Friday, February 4, 2011

What are the Steps to a Successful CRM Implementation?

Customer Relationship Management (CRM) has proven its ability to enhance business performance time and time again. However, the path to effective implementation is not always easy — complexities often arise as a result of trying to align an entire company behind the concept.

You can find the success that comes from leveraging customer knowledge to the fullest measure by following these 10 steps:

Calculate the Value
Exactly how will CRM benefit your business? Strive to answer this question in terms of measurable ROI (Return on Investment). Don’t focus too much on how the software will help customers — what will really improve your bottom line is how CRM helps your employees use customer data more effectively.

Work Closely with Key Departments
Good planning is critical to your success. Use members of the call center, sales force and marketing departments as parts of your CRM planning team, because these departments can be affected to the greatest extent by a new solution. Let them tell you the business processes that need improvement. Then hammer out agreeable objectives mapped to new business processes. It’s often a good strategy to place some easy ones on top of the list so you can celebrate some victories early on.

Budget Realistically
Be a bit pessimistic when it comes to the budget to avoid the painful process of increasing cost estimates. CRM customization and integration with existing software present two big expenses. It can cost two to three times the price of software for implementation and ongoing maintenance. Make sure you factor in all of these expenses from the early stages of your CRM deployment.

Organize Customer Data
The underlying customer data is the backbone of a CRM solution. Most companies store duplicate and outdated data in multiple locations. Putting this data in a unified database, scrubbing it and making it available to the entire organization before implementation will make for a smooth rollout. If necessary, get help from vendors who offer data-cleansing software and deeper customer information.

Lead the Project from the Top Down
Experts agree that the no. 1 reason implementations do not work is that senior executives fail to lead. After all, if managers do not work hard to ensure CRM success, why should employees? It is not just about signing paperwork and attending meetings. Executives must adopt CRM as a corporate-level initiative, dedicate significant time and energy, motivate stakeholders and keep everyone on track.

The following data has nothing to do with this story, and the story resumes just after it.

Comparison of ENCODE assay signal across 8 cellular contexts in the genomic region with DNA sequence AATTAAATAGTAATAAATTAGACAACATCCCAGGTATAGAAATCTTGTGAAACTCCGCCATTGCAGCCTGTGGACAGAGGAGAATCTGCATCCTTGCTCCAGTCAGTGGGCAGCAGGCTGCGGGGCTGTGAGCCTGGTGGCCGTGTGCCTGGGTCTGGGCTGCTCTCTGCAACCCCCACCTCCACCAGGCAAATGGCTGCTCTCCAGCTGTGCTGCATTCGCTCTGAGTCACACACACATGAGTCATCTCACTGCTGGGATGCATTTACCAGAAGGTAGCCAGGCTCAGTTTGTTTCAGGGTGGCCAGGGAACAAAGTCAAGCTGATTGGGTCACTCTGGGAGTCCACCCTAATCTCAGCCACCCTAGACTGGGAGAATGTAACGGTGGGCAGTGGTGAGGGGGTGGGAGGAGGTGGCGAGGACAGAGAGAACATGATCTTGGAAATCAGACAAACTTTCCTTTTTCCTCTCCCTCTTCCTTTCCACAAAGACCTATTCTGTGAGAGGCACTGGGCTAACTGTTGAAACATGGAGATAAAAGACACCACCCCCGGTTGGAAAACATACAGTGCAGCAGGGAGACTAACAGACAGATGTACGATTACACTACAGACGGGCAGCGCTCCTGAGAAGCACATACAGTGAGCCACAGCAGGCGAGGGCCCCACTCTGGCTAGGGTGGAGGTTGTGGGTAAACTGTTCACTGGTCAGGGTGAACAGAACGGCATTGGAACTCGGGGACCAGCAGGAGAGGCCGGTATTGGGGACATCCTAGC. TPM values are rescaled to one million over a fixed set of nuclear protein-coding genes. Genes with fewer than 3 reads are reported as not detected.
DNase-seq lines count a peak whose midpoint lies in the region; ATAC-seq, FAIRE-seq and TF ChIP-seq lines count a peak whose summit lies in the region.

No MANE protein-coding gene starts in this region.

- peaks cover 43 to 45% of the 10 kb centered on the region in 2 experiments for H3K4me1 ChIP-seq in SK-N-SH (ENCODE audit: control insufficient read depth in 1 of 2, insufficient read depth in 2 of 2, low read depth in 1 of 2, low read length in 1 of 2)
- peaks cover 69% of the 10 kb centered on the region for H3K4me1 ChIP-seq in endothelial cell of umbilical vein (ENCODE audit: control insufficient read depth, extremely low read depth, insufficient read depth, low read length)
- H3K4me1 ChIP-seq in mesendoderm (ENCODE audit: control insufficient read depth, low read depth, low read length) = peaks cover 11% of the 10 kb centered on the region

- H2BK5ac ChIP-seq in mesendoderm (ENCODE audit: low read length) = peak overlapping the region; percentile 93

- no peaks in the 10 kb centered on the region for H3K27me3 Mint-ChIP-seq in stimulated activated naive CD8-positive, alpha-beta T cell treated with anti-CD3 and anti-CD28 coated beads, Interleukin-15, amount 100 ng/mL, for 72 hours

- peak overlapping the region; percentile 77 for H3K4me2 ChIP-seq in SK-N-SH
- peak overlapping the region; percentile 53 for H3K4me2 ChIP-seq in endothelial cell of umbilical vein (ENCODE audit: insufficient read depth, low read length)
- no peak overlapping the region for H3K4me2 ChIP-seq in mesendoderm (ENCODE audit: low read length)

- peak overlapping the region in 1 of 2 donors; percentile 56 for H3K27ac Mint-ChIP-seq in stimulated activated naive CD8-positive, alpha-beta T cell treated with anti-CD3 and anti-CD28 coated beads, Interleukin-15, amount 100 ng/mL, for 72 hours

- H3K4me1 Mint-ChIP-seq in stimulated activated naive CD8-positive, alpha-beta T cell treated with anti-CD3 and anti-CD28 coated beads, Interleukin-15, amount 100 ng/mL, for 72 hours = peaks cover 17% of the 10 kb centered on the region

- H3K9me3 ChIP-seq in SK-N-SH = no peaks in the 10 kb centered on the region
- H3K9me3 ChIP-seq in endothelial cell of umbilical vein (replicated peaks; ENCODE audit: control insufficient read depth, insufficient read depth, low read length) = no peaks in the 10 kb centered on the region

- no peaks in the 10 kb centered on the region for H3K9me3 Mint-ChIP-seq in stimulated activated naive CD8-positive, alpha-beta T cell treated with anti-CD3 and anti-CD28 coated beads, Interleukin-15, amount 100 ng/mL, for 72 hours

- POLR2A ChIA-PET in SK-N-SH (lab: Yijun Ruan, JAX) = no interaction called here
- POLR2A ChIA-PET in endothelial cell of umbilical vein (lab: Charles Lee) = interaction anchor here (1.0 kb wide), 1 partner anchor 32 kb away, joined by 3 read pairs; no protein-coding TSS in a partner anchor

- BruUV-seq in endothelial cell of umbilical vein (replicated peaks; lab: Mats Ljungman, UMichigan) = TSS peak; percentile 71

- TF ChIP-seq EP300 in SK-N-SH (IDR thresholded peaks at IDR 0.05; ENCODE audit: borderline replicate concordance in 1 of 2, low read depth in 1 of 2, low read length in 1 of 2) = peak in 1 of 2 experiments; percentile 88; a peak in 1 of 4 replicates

Find a Reliable Vendor and Select Functionality Conservatively
Shop for a financially secure vendor with proven ability to expand the solution as your company grows. Beware of providers that rely heavily on partners for key functionality. When considering industry-specific software, make sure to find out if it really delivers on its promise. Talk to other corporate users in your field, try out the software and choose enough functionality to meet your business needs without sending your IT department on endless quests for the Holy Grail.

Implement Gradually
Change is never easy, especially for employees who may fear the accountability that comes with posting data that can expose their true performance. Start your CRM initiative in a single department that stands to benefit the most in the short term; then follow with a zealous, companywide CRM proponent. When others witness the initial success of that department, bringing them on board will be much easier.

Market CRM to Employees and Deliver Ongoing Training
It may sound obvious, but it’s important to remember that employees have to use the solution in order for it to work. Clearly communicate how it will help them succeed, and start CRM training early on. This way, you will chip away faster at the 18 to 24 months it typically takes employees to adopt new business processes.

Actively Manage the Implementation
Technical difficulties, management turnover, employee resistance and adjustments in company direction will happen. Managers need to stay on their toes and quickly address changes to maintain momentum.

Develop a Culture of Continuous Improvement
CRM solutions should be adjusted to deliver a sharper competitive edge as a company and its business evolve. Be sure to keep employees in the communication loop, and they will help supply the information needed to continuously improve the way the system leverages customer information. Not all companies will achieve CRM success because many fail to take into account the items listed above. Then again, for the ones who do succeed, the rewards are great. Stick to these steps, and you will rig the game in your favor.